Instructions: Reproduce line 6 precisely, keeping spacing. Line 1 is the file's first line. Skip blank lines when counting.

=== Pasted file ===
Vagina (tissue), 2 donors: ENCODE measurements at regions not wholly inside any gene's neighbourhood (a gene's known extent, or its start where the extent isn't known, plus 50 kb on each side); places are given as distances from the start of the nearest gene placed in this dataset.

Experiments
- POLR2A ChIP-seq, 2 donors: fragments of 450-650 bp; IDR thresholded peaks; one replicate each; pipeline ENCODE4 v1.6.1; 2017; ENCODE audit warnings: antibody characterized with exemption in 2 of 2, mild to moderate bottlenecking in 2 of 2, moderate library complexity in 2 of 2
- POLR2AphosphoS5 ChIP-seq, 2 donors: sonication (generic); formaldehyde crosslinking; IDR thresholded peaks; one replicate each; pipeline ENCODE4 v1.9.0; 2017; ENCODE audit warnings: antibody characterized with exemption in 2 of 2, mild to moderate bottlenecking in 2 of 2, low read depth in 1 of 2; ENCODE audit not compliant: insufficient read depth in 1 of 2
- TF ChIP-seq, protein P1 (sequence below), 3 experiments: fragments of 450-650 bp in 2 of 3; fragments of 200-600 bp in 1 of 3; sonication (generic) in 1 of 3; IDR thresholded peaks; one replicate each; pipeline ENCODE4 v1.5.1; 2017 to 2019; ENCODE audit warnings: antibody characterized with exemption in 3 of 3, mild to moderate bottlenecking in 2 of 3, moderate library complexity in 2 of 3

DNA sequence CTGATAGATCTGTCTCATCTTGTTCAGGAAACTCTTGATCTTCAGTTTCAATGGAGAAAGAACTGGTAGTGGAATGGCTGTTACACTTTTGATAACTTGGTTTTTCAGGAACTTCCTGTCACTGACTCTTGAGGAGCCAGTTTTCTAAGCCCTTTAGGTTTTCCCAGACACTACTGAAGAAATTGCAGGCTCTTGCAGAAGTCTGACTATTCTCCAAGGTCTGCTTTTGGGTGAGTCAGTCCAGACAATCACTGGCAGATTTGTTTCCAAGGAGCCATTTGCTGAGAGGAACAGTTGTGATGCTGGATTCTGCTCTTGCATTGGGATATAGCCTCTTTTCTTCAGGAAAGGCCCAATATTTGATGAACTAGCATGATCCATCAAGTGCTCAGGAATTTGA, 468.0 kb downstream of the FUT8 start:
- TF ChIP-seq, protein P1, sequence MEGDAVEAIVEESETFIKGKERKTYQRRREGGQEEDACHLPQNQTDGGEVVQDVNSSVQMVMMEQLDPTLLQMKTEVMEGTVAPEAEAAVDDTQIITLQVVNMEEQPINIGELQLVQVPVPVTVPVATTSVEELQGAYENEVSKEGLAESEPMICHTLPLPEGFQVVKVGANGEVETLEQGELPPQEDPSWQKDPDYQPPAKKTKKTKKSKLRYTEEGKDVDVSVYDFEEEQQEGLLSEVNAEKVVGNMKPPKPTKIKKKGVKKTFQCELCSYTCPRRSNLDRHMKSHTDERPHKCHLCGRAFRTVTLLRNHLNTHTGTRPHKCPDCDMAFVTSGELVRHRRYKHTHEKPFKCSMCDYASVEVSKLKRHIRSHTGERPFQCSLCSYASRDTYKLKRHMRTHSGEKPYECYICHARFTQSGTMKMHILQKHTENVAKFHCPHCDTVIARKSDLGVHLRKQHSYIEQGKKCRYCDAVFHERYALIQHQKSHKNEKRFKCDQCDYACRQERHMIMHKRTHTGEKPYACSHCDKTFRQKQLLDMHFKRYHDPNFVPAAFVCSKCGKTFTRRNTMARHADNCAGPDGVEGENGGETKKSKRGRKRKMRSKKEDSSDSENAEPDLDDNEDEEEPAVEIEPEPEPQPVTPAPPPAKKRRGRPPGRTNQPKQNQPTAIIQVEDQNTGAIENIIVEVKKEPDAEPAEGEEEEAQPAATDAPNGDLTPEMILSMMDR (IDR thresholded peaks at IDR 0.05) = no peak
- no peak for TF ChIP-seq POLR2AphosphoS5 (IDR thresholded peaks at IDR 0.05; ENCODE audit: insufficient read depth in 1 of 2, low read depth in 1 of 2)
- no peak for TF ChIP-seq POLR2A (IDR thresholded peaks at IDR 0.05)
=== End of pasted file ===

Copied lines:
DNA sequence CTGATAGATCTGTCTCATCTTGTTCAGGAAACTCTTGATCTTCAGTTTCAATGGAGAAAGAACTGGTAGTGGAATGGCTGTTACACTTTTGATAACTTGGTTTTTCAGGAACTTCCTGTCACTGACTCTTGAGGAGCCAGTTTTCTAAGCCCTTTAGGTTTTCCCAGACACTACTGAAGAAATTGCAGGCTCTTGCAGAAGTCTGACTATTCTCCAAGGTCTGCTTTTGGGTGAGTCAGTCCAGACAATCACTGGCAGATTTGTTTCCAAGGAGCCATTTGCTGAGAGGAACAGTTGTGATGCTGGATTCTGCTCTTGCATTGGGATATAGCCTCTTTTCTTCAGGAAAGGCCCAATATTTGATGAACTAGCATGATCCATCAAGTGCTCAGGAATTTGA, 468.0 kb downstream of the FUT8 start: